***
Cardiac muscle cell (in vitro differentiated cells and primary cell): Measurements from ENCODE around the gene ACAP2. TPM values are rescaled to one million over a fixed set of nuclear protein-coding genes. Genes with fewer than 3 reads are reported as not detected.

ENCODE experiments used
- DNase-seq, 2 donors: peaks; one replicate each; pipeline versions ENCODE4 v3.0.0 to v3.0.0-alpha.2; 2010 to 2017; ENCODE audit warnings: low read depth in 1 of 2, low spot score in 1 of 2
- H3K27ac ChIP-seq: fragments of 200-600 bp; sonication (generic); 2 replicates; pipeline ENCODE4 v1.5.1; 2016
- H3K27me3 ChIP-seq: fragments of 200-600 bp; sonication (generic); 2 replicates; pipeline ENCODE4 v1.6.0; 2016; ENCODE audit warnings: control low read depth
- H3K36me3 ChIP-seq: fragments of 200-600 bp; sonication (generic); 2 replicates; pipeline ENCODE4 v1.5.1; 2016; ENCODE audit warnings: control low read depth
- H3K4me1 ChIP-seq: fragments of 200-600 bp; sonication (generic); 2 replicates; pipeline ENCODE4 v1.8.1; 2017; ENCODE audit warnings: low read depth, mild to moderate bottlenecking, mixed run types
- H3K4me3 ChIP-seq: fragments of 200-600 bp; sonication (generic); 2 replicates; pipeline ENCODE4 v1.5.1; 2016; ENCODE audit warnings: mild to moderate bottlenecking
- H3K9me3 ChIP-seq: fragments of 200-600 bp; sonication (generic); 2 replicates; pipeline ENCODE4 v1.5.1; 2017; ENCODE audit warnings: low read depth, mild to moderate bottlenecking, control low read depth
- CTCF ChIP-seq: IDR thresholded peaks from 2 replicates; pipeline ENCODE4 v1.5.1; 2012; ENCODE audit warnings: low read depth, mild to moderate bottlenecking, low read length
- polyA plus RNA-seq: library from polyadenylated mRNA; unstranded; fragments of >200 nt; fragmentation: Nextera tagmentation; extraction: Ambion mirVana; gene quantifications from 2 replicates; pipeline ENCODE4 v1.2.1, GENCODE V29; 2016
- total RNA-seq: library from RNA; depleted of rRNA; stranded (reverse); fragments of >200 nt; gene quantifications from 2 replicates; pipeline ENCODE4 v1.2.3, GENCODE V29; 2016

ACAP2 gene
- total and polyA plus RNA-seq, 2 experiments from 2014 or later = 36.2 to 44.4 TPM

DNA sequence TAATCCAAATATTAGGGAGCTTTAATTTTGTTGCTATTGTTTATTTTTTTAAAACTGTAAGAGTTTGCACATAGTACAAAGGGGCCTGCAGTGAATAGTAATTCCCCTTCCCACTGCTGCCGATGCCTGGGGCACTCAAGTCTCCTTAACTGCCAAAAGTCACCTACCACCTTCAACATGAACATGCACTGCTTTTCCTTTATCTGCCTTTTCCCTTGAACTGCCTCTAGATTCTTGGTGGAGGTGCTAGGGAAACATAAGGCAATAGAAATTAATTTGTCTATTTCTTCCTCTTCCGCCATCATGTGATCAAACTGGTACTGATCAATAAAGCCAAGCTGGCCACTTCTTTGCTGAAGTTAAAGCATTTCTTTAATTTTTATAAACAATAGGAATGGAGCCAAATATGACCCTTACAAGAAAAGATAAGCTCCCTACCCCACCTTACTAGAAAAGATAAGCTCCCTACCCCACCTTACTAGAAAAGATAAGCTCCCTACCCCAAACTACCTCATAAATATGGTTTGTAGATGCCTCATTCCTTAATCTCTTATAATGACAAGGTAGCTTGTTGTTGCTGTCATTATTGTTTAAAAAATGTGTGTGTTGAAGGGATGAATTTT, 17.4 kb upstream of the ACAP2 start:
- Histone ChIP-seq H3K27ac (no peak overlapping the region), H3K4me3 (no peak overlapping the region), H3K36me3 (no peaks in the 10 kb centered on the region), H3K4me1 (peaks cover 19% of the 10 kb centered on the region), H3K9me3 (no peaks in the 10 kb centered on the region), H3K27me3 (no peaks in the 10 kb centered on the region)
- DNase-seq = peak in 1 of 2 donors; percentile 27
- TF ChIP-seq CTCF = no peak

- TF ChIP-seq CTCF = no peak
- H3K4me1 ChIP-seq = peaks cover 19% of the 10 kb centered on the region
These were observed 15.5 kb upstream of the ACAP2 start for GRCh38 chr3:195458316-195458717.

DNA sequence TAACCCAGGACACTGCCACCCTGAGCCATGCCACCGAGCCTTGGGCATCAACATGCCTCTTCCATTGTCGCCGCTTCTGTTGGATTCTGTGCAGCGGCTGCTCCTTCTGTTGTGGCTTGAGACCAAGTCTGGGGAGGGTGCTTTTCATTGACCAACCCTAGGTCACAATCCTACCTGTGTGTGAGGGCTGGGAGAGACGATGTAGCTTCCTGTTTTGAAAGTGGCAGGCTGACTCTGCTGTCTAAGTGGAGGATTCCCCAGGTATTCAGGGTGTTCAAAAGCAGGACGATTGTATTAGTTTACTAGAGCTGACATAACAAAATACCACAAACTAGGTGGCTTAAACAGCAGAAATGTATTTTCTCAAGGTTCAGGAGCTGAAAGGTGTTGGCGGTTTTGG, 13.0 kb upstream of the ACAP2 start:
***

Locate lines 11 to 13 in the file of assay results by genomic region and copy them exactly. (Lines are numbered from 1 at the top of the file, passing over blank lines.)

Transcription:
- polyA plus RNA-seq: library from polyadenylated mRNA; unstranded; fragments of >200 nt; fragmentation: Nextera tagmentation; extraction: Ambion mirVana; gene quantifications from 2 replicates; pipeline ENCODE4 v1.2.1, GENCODE V29; 2016
- total RNA-seq: library from RNA; depleted of rRNA; stranded (reverse); fragments of >200 nt; gene quantifications from 2 replicates; pipeline ENCODE4 v1.2.3, GENCODE V29; 2016

ACAP2 gene